Being a Female Editor-in-Chief: an Interview with Linda Tesar
Linda Tesar, Editor-in-Chief of IMF Economic Review, talks to us about her role and what it's like being a woman in the industry.
Describe your role; what do you do day-to-day?
One of the things I love about being an academic is that the job varies so much from semester to semester, and even day to day. At the present time, I am teaching a graduate class, advising a group of undergraduates on their honors theses, director of the doctoral program at Michigan as well as the head of admissions. This is in addition to taking on editorial work at the IMF Economic Review, giving seminars and conference presentations, and keeping an active research agenda. So I switch frequently between roles as a researcher, teacher, advisor, mentor, and administrator. I am very excited about my new role as editor at the IMF Economic Review. Already in the works are a number of interesting conferences and special issues that I believe will make significant contributions to our understanding of international economics.
Can you give us an overview of your academic career and how you got to where you are today?
I graduated with a double major in economics and international relations from the University of Minnesota and then worked as a research assistant for one year at the Brookings Institution. I completed a PhD at the University of Rochester under the supervision of Alan Stockman. My first appointment was at the University of California at Santa Barbara and after seven years there accepted an appointment at the University of Michigan where I have been ever since. I have visited various places including a stint at the CEA, but my home for the last two decades has been Ann Arbor. If I had to point to what "got me here today" it would be a long list of people who supported and encouraged me, including my parents, Alan Stockman, Ralph Bryant, Enrique Mendoza, Maurice Obstfeld, and my many coauthors and friends in the profession. And last, but very definitely not least, my incredibly supportive and patient husband and children.
What are the opportunities like for women in your particular area of economics?
There are enormous opportunities for women in international economics. There are so many important problems to be solved, and plentiful resources for people who are creative and hardworking to go about solving them. I am concerned about the fact that more women do not specialize in economics as I have found it such a rewarding career. I am part of a committee at Michigan working on improving our climate for women and underrepresented minorities in our department and indeed, in the discipline overall. Things have improved over time, but so much more needs to be done.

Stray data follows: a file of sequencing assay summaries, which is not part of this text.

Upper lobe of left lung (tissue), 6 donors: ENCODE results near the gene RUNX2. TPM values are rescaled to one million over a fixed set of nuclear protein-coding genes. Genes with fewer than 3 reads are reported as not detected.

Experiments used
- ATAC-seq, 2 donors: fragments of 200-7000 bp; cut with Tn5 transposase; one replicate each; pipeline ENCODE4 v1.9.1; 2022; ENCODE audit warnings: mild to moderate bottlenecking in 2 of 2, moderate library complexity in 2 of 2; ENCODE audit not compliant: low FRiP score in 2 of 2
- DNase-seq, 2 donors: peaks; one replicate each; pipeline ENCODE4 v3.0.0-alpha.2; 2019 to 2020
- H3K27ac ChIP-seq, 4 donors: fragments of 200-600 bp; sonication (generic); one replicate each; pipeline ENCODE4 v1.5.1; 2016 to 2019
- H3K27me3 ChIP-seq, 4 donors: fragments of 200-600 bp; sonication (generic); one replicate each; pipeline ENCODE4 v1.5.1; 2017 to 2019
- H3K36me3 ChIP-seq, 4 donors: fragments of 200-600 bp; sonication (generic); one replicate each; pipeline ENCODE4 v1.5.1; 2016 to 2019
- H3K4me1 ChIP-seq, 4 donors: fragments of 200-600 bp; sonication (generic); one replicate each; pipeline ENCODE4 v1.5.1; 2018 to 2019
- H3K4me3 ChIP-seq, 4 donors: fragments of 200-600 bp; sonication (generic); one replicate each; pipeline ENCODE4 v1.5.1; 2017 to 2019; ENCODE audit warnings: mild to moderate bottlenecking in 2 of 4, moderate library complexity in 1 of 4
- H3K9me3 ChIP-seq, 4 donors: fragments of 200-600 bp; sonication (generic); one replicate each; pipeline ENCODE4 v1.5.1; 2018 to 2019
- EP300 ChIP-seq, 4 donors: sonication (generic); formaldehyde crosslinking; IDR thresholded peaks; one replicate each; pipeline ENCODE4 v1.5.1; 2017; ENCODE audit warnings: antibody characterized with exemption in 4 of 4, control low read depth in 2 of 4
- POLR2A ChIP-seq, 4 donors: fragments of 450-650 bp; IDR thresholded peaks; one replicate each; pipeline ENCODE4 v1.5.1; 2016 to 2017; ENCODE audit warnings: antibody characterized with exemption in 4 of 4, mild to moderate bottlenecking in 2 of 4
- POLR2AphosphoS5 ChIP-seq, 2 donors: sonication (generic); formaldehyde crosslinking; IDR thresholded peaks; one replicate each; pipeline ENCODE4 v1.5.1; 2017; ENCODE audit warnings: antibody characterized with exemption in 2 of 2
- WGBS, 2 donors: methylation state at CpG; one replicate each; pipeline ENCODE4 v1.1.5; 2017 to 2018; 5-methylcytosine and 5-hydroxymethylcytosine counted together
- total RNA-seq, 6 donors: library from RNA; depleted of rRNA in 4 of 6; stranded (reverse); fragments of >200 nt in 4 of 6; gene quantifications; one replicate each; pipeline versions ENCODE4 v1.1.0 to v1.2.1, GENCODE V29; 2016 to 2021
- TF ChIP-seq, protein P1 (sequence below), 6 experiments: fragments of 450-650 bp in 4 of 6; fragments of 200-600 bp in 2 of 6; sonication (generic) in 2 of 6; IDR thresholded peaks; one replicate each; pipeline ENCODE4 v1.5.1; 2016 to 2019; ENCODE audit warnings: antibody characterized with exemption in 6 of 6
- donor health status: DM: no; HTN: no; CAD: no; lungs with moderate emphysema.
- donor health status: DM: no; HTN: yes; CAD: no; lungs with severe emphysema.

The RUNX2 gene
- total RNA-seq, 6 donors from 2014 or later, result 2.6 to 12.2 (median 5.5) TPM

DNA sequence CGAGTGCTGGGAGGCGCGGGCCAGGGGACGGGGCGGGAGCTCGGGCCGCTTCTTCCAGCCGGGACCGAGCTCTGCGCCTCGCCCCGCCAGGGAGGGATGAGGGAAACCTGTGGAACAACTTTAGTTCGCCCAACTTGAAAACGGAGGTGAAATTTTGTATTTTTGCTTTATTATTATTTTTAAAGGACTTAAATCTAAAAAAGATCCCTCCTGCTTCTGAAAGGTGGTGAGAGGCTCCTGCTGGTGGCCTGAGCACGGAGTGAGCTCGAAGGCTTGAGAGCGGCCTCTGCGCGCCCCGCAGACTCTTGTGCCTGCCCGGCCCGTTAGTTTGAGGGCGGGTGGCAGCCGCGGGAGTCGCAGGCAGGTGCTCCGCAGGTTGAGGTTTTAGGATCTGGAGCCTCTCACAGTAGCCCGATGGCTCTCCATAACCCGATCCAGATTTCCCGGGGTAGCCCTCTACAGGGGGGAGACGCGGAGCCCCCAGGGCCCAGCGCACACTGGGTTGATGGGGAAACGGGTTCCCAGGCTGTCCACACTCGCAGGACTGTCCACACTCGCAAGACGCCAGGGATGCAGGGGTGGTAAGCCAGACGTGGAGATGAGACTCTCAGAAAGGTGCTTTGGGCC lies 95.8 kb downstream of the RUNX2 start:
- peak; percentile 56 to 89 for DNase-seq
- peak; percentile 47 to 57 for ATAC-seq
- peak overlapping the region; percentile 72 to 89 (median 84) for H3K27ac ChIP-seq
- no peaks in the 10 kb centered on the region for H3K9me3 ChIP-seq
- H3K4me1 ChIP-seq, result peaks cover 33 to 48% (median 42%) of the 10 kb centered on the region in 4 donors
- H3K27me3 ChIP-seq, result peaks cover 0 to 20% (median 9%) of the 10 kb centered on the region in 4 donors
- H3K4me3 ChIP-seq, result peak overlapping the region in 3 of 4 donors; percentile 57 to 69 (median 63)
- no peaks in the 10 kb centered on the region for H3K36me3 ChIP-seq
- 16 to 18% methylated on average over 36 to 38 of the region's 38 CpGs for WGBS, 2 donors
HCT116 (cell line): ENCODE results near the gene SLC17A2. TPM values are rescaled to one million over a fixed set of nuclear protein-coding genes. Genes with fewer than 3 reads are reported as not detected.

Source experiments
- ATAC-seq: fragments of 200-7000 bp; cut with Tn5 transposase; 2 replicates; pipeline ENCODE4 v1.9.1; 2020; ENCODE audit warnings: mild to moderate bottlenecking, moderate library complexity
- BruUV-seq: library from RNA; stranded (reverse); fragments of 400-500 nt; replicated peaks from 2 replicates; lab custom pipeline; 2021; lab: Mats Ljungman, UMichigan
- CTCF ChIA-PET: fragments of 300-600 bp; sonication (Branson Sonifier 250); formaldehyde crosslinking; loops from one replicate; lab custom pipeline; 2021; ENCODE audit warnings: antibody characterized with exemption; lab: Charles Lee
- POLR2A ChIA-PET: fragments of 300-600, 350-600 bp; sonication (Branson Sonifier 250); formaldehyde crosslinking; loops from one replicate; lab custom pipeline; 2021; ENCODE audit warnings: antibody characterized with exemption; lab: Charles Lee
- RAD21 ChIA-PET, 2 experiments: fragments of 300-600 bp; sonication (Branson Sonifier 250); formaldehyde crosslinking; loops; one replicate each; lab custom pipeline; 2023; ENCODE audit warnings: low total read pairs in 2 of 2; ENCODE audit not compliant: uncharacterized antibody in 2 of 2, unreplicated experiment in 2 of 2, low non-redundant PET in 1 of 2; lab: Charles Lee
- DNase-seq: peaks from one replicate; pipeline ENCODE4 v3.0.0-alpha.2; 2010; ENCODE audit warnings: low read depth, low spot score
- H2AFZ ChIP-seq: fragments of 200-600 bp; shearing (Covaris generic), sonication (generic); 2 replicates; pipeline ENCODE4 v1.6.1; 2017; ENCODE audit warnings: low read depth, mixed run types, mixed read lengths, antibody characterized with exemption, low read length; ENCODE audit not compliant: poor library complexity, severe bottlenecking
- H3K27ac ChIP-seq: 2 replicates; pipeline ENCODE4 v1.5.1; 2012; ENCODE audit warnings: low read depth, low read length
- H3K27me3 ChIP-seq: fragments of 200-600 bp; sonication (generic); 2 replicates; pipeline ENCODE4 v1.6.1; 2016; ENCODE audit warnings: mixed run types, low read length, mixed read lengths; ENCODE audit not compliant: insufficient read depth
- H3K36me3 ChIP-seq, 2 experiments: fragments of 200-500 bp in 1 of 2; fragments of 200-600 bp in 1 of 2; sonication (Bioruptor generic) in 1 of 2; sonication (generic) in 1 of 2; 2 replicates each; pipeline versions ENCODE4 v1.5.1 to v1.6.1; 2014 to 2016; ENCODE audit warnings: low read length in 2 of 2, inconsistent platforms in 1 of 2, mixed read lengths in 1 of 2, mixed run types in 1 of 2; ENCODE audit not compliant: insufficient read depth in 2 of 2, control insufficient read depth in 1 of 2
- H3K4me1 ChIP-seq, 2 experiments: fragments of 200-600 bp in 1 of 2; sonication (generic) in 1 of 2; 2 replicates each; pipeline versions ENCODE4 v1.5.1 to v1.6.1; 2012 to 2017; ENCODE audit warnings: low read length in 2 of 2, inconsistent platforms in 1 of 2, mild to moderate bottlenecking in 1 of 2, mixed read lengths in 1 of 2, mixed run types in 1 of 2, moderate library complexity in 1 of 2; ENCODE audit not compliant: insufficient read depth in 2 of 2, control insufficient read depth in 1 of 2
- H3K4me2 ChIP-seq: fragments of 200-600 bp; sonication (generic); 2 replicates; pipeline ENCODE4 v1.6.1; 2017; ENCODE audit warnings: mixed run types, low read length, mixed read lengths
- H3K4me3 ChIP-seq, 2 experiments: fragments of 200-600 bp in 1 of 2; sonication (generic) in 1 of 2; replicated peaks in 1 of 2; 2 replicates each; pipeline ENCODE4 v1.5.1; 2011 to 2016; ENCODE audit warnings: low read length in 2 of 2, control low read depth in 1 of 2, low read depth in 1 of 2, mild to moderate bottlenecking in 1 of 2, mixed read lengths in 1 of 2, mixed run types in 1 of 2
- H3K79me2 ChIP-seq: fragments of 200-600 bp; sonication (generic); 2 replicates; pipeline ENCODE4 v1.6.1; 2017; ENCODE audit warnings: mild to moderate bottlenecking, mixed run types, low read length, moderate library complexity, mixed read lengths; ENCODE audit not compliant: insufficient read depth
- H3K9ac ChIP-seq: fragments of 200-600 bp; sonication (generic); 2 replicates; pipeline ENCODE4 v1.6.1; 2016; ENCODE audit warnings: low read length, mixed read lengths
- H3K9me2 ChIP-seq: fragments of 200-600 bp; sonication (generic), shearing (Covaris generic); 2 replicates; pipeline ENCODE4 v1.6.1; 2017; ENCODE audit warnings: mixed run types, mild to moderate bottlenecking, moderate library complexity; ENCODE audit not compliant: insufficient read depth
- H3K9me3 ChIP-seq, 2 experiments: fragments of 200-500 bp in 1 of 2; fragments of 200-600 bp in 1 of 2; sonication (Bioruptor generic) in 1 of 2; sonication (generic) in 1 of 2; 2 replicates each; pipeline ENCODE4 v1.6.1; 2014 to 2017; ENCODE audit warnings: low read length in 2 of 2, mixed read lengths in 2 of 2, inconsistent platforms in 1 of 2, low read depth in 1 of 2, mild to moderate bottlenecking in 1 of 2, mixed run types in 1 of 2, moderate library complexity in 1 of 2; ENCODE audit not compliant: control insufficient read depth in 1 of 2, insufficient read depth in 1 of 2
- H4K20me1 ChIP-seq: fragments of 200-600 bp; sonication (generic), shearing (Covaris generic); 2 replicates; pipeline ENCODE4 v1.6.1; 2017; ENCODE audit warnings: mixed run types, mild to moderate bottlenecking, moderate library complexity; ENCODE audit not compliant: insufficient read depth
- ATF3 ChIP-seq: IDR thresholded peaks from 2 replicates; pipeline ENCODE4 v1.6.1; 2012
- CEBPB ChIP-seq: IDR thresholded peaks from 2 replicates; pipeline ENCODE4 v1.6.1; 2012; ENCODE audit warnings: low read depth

Do you have any advice for women who are aiming to become an Editor-in-Chief?
Believe in yourself and work on what you love. The rest will follow.
Who is your female inspiration and why?
I’d have to say Janet Yellin, arguably the most powerful female economist in history. Economics is a male-dominated profession, and macroeconomics remains one of the most male-dominated subfields of economics. To rise to the ultimate seat of power, and to do so with such grace and authority, is truly awe-inspiring.
What gets you out of bed in the morning?
I’d like to say it is a passion for doing economics, but it would have to be that plus a to-do list that is longer than my arm. A mix of inspiration plus a long list of pressing deadlines definitely pushes me out from under the covers.
Linda Tesar is currently a Professor of Economics in the Department of Economics at the University of Michigan.